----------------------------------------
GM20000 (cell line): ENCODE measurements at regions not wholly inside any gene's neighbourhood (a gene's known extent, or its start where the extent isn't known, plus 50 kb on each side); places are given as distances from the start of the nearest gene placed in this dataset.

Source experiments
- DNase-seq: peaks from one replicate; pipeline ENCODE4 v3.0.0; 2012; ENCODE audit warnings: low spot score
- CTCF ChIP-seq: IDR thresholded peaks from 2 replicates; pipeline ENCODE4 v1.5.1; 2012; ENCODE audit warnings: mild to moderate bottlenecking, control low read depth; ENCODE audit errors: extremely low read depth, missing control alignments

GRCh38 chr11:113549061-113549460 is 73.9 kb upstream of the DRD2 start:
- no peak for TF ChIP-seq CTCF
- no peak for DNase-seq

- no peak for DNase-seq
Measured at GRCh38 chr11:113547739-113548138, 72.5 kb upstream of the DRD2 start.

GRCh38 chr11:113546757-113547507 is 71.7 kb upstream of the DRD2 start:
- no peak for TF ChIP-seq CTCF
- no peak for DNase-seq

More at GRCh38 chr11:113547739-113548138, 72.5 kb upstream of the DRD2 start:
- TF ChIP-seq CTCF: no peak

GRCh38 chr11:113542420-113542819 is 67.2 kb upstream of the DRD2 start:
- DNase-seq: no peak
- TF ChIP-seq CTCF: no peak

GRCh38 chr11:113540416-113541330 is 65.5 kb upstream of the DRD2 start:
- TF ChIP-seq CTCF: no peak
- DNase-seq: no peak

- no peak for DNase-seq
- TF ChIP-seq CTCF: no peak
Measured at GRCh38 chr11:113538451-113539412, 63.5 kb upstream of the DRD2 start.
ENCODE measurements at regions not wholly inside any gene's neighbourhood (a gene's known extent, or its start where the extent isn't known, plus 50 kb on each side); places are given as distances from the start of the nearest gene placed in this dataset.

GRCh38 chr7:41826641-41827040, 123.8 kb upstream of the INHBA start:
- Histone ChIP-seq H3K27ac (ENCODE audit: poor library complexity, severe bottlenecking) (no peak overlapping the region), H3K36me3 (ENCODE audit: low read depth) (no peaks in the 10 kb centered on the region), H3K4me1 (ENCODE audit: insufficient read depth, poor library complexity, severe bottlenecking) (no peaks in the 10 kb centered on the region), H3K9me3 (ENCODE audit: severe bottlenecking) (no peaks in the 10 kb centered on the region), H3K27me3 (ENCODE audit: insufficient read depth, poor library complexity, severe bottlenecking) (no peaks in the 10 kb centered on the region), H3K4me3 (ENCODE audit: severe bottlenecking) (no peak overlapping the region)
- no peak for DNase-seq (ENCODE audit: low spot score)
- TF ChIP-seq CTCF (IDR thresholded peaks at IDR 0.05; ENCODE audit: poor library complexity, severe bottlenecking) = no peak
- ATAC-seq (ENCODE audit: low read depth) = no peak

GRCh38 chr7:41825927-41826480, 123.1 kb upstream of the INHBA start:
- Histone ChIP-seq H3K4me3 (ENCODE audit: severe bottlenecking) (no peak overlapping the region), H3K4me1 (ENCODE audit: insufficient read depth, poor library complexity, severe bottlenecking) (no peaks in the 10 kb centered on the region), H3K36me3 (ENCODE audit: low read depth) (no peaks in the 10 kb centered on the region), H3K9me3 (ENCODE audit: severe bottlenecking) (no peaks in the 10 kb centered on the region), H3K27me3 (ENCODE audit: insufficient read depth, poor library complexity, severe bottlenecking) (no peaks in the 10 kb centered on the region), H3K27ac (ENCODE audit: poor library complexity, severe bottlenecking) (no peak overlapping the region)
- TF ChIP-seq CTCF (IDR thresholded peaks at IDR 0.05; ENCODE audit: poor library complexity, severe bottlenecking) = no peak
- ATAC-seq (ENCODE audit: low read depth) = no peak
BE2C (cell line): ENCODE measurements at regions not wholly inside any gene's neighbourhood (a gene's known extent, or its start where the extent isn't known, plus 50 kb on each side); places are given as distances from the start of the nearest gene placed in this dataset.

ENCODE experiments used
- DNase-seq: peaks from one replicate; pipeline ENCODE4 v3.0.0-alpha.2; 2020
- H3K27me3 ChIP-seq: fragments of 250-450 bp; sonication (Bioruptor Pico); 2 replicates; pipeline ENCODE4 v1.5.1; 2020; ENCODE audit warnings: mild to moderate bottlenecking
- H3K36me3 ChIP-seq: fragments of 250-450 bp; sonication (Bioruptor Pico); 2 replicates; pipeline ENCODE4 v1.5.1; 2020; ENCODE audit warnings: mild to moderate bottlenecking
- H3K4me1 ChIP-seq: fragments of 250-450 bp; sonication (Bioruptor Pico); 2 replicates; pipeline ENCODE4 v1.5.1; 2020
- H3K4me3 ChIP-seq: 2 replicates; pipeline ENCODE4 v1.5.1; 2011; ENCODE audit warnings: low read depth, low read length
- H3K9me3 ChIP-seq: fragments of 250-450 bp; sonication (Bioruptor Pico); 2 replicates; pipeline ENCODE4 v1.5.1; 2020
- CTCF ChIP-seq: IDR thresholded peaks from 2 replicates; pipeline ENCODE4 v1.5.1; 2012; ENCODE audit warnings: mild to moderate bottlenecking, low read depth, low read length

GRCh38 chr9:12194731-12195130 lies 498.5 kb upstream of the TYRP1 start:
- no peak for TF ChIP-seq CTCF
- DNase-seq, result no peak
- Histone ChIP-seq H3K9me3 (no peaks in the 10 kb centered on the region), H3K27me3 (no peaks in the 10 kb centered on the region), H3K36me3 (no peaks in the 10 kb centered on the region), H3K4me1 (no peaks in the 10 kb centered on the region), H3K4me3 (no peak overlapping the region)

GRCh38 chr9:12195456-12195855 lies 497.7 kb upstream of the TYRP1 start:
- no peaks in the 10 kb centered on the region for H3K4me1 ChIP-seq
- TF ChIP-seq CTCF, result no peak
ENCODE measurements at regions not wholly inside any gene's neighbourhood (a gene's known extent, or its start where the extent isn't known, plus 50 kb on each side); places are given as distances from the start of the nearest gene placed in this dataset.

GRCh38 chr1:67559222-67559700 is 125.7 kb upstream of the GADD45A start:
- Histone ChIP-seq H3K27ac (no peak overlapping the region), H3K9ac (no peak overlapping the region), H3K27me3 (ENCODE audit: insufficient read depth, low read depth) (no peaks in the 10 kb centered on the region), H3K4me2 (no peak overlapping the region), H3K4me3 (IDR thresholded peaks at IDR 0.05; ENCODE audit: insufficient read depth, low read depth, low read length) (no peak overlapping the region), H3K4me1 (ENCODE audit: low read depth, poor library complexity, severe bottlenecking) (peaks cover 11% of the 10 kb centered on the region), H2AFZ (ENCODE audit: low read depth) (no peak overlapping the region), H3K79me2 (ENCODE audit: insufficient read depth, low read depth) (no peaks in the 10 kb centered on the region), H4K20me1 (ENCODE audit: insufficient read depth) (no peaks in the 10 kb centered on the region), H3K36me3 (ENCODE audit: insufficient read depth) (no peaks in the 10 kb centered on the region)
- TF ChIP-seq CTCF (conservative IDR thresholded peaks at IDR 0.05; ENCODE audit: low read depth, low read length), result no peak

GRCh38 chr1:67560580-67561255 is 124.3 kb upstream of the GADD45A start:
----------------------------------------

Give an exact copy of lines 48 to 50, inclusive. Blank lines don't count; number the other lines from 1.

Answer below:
- no peaks in the 10 kb centered on the region for H3K4me1 ChIP-seq
- TF ChIP-seq CTCF, result no peak
ENCODE measurements at regions not wholly inside any gene's neighbourhood (a gene's known extent, or its start where the extent isn't known, plus 50 kb on each side); places are given as distances from the start of the nearest gene placed in this dataset.